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Light management in solar cells with planar structures and scattering media

2020
Koç, Mehmet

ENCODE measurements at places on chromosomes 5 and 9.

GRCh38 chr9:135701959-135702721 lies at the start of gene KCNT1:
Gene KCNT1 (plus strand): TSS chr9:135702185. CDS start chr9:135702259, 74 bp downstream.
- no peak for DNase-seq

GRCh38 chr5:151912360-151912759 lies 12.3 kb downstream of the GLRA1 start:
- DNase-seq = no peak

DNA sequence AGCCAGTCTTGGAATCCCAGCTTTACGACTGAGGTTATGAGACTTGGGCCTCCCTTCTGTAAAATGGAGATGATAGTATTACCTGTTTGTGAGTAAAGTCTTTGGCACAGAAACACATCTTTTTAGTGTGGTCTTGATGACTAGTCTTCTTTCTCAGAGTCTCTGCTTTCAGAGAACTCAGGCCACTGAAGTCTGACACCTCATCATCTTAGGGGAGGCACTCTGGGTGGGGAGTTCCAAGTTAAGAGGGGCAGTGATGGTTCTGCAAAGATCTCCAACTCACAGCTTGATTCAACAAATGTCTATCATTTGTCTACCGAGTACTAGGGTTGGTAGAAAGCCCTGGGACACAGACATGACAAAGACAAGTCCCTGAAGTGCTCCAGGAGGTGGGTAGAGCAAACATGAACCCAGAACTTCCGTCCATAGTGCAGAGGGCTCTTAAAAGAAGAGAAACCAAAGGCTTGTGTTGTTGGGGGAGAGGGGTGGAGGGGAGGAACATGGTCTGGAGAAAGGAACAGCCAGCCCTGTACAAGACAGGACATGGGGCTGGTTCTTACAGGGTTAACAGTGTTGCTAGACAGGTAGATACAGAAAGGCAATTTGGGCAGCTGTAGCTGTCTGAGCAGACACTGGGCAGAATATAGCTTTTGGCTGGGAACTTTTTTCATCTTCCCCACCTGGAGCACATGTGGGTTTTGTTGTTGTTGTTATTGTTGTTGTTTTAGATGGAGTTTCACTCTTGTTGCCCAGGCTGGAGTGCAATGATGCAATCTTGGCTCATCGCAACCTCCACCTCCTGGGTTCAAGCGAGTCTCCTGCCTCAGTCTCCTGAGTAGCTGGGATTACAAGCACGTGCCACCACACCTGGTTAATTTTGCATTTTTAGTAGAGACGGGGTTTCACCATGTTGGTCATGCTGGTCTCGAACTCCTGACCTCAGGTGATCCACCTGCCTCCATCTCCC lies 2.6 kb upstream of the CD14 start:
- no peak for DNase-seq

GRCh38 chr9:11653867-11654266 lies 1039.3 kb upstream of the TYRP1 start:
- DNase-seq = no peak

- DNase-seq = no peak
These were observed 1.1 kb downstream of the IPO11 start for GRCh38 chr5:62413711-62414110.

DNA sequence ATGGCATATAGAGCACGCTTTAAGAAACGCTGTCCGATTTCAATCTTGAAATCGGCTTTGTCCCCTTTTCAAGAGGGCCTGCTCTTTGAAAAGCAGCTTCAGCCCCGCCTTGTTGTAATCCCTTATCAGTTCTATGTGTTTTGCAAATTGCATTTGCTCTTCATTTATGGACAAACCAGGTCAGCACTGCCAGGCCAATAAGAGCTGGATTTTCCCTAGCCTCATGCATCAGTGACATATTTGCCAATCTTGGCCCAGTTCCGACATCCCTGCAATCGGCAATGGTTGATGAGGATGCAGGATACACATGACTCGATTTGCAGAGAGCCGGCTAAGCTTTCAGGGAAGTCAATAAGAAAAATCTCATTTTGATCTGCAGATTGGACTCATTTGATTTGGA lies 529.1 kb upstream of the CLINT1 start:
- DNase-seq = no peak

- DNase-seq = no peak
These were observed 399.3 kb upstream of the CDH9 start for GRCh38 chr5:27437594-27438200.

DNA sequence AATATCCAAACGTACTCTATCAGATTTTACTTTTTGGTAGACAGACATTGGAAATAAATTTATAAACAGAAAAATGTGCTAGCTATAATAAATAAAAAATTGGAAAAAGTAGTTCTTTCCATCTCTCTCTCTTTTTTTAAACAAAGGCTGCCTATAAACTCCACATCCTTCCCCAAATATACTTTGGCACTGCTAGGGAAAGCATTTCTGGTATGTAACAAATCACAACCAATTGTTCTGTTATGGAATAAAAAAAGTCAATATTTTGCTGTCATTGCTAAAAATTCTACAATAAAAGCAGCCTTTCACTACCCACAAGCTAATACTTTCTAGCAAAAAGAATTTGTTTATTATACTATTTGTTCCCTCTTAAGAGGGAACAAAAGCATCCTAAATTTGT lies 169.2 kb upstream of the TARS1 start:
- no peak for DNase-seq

Photovoltaics is a prime interest for not only developed but also developing countries considering its historically-low efficiency/cost ratio. Further development of solar cells necessitates the maximum utilization of available light, which has to be done by taking the multi-physics nature of the solar cells and the fabrication constraints to maintain its competitive price into account. In this thesis, we explore light management strategies to improve the overall performances of various solar cells. First, light management is exploited to eliminate the reflection, and at the same time to increase the trapping of the non-reflected light within the active layer in the thin-film solar cells. Using optical simulation methods, transfer matrix method (TMM), finite-difference time-domain approach (FDTD), and ray-tracing, as well as analytical approaches, material independent optical optimization guidelines are provided for achieving higher optical absorption under ideal and practical conditions. Simple and effective empirical algorithms are developed to replace simulations. Developed algorithms are applied to various thin-film solar cell technologies; particularly, perovskite, organic, and CdTe solar cells. Besides, optoelectronic effects of transparent conductive oxides in thin-film solar cells are discussed. Using the simultaneous optimization of optoelectronic properties of cell geometries, we develop a roadmap for the perovskite solar cells that can increase their efficiency and at the same time decrease the fabrication costs. Secondly, we have presented a low-cost rear reflector material for silicon solar cells to eliminate the metal parasitic absorption. Using a combination of three different optical simulations methods (TMM, Ray Tracing, and FDTD), optical interaction mechanisms are quantized. Lastly, using a combination of thin-film and silicon solar cell technologies, we provide a detailed investigation of CdZnTe-Si tandem solar cells. We present theoretical limits of CdZnTe-Si tandem solar cells using a combined optical and electrical simulations environment. We investigate the effect of the top cell absorber bandgap on the optimum optical and electrical trends. Light management strategies provided in this thesis can be beneficial for researchers developing various types of solar cells, not necessarily skilled in optics.